There are "still ways to travel" to get Saudi mega-deal, Jake Sullivan says
White House national security adviser Jake Sullivan said in a briefing with reporters on Tuesday that "there are still ways to travel" to get a mega-deal with Riyadh that could include a normalization agreement between Saudi Arabia and Israel.
Why it matters: Sullivan's comments appeared to be an attempt to try to lower expectations after a flurry of press reports suggested an agreement could be close.
State of play: U.S. officials have previously told Axios that the administration wants to try to complete its diplomatic push with Saudi Arabia before the presidential election campaign consumes President Biden's agenda.
- But several outstanding issues remain, including a possible defense treaty between Washington and Riyadh and possible U.S. support for a civilian nuclear program that would include uranium enrichment on Saudi soil.
What they're saying: Sullivan, who has traveled to Saudi Arabia several times over the last six months, told reporters on Tuesday that he doesn't want to discuss the issue in detail but stressed that the Biden administration is discussing the issue with both Saudi Arabia and Israel.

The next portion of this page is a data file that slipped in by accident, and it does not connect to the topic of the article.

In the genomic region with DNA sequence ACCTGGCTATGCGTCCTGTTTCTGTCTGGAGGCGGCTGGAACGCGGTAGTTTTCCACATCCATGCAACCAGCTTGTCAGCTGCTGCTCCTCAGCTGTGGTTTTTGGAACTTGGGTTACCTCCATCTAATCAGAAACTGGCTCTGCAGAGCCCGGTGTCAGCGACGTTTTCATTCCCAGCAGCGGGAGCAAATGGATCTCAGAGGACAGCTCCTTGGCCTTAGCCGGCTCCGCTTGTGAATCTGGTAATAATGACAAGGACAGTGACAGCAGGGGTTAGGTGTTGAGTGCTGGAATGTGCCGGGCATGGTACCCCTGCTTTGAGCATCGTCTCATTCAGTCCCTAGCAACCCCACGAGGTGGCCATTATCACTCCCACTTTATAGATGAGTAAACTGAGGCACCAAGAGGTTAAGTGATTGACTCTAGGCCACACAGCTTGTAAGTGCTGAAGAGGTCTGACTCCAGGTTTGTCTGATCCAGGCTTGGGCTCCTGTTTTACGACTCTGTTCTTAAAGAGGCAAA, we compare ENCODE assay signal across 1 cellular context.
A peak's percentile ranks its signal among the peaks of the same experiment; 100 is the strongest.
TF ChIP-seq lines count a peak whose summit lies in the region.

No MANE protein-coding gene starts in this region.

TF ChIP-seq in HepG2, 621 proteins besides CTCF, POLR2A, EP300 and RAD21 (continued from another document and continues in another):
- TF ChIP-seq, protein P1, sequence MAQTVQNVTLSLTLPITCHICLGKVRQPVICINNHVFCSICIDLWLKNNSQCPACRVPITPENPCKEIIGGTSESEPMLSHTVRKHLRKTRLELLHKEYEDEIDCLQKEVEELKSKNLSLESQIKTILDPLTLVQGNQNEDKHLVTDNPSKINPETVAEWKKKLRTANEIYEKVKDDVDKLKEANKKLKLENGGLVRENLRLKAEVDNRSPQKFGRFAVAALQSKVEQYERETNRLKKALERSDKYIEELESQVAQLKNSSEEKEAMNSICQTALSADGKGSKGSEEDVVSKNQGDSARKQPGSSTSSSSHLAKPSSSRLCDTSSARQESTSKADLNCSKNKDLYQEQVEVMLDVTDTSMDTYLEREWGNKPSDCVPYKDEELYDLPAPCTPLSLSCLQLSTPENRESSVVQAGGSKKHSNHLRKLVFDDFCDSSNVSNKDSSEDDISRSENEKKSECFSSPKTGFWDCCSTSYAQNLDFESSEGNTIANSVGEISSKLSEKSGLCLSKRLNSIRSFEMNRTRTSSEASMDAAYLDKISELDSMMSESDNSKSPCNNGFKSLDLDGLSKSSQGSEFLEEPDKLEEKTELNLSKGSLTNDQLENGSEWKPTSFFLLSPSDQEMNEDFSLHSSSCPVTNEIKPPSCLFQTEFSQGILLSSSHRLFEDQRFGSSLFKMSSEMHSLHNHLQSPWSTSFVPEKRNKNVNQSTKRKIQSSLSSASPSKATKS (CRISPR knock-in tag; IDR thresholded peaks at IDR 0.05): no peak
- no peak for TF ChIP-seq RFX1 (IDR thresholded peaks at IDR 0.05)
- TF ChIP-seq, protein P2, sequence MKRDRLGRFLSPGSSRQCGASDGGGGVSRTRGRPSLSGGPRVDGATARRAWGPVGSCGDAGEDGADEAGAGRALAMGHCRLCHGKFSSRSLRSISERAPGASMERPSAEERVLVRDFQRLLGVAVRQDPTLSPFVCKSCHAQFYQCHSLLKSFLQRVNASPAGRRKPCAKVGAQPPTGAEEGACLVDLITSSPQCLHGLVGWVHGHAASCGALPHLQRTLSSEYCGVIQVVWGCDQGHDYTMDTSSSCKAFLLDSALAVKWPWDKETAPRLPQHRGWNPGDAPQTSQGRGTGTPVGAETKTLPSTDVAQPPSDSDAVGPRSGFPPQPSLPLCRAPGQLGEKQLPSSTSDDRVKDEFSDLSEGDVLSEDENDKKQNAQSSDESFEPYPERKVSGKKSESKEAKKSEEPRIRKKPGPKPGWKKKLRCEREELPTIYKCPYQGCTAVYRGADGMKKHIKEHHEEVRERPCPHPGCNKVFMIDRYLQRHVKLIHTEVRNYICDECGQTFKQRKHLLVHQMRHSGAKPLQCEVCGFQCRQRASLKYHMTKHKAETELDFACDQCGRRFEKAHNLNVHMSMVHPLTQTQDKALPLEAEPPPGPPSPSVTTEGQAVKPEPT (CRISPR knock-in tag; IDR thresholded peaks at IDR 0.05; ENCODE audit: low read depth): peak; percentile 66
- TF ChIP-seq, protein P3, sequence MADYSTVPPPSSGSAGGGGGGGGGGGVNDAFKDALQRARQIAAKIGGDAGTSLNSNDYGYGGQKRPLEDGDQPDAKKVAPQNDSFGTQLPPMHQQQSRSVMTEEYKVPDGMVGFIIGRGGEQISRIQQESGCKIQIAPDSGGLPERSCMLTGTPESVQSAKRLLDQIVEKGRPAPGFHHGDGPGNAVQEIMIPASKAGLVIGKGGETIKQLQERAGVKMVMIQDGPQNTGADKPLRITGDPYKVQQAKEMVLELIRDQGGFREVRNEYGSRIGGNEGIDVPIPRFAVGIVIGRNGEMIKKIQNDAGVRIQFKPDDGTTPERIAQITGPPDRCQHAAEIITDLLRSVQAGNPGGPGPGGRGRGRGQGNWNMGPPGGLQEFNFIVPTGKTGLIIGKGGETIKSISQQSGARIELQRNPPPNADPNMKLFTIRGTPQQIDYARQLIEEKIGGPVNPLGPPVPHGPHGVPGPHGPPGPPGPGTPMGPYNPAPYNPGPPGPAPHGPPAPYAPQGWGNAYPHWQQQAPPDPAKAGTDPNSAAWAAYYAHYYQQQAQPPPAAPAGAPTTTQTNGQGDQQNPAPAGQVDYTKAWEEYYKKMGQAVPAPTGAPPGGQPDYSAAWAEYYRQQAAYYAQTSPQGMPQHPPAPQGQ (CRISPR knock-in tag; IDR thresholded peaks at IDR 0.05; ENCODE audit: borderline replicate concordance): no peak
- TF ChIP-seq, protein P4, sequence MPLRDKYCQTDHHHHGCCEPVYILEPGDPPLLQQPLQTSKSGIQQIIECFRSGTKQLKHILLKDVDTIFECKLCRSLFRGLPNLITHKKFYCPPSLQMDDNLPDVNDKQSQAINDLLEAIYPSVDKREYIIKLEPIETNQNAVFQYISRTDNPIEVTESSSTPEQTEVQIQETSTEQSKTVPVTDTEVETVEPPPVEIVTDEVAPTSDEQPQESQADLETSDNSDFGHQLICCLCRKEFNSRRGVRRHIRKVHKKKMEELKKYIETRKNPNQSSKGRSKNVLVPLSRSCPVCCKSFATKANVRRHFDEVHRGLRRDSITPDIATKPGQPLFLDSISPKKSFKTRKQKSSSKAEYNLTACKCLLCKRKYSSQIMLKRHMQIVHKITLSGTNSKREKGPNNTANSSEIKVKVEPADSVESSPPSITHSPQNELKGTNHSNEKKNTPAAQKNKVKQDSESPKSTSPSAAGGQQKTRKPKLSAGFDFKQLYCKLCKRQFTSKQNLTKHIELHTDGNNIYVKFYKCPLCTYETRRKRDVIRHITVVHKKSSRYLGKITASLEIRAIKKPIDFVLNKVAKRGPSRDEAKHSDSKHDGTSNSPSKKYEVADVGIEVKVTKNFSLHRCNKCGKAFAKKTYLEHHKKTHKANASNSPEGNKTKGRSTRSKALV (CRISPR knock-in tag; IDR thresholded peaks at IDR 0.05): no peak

- "For now, it is done in diplomatic channels...and there are still ways to travel...these are highly technical issues," he said, adding that there was no imminent announcement on a deal expected.
- Sullivan stressed that the Biden administration plans to ask the International Atomic Energy Agency for its opinion on a possible civilian nuclear program in Saudi Arabia that includes uranium enrichment.
- "Peace between Israel and Saudi Arabia would be a big deal," Sullivan also said, adding that a normalization agreement would be in the interest of the U.S. because it would create a more stable Middle East in which U.S. allies and partners could work together.
The big picture: Any deal that includes normalization between Israel and Saudi Arabia would be a historic breakthrough in Middle East peace.
- But Biden would likely have to pass at least parts of it through Congress, where many Democrats hold highly critical views of bin Salman, also known as MBS, due to the kingdom's human rights record and the murder of Washington Post columnist Jamal Khashoggi.
What to watch: Sullivan declined to comment on whether Biden is considering a meeting with Saudi Crown Prince Mohammed bin Salman at the G20 in New Delhi next month as Axios reported earlier this week.
- Such a meeting, if it happened, could give a significant push to the talks.